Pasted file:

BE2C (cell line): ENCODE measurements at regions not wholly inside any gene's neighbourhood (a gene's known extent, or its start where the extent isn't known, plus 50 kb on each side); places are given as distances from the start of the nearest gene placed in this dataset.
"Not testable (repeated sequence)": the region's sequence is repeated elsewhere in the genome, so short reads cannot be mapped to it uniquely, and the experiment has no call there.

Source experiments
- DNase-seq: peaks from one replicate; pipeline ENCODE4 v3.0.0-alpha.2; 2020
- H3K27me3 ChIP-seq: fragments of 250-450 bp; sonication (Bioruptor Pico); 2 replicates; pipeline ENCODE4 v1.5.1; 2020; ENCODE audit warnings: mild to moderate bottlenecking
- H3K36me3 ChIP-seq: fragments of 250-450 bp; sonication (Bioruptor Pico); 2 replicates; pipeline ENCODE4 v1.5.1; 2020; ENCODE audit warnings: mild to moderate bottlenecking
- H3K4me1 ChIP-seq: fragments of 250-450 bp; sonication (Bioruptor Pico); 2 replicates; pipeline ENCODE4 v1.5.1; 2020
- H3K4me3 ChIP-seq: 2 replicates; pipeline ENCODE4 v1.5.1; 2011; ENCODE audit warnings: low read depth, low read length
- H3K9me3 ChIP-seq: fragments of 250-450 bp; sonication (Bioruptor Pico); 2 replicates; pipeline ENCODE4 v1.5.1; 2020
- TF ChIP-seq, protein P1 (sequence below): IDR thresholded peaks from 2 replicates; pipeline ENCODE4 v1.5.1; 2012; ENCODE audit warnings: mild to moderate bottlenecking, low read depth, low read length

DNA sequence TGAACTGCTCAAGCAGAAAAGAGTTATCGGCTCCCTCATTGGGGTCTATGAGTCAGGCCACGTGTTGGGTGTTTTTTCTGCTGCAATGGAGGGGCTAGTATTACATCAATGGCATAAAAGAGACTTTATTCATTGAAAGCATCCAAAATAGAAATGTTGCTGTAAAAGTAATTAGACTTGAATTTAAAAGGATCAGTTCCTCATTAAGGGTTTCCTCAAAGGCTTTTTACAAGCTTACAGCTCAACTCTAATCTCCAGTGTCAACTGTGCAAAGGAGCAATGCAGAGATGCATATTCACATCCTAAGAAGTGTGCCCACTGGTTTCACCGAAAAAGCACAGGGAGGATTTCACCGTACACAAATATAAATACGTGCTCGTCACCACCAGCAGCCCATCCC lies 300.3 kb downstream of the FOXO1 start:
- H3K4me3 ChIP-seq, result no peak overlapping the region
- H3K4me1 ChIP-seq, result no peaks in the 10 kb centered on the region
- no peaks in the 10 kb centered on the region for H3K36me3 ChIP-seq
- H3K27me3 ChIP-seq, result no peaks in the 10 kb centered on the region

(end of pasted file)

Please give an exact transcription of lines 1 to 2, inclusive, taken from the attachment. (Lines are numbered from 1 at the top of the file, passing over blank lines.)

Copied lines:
BE2C (cell line): ENCODE measurements at regions not wholly inside any gene's neighbourhood (a gene's known extent, or its start where the extent isn't known, plus 50 kb on each side); places are given as distances from the start of the nearest gene placed in this dataset.
"Not testable (repeated sequence)": the region's sequence is repeated elsewhere in the genome, so short reads cannot be mapped to it uniquely, and the experiment has no call there.